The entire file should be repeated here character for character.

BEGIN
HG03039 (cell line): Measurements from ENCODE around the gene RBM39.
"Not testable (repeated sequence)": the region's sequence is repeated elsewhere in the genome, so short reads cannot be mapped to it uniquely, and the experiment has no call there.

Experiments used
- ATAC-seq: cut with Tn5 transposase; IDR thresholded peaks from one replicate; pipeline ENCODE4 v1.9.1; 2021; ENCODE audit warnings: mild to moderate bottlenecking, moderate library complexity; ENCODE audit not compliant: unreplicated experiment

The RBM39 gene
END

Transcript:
HG03039 (cell line): Measurements from ENCODE around the gene RBM39.
"Not testable (repeated sequence)": the region's sequence is repeated elsewhere in the genome, so short reads cannot be mapped to it uniquely, and the experiment has no call there.

Experiments used
- ATAC-seq: cut with Tn5 transposase; IDR thresholded peaks from one replicate; pipeline ENCODE4 v1.9.1; 2021; ENCODE audit warnings: mild to moderate bottlenecking, moderate library complexity; ENCODE audit not compliant: unreplicated experiment

The RBM39 gene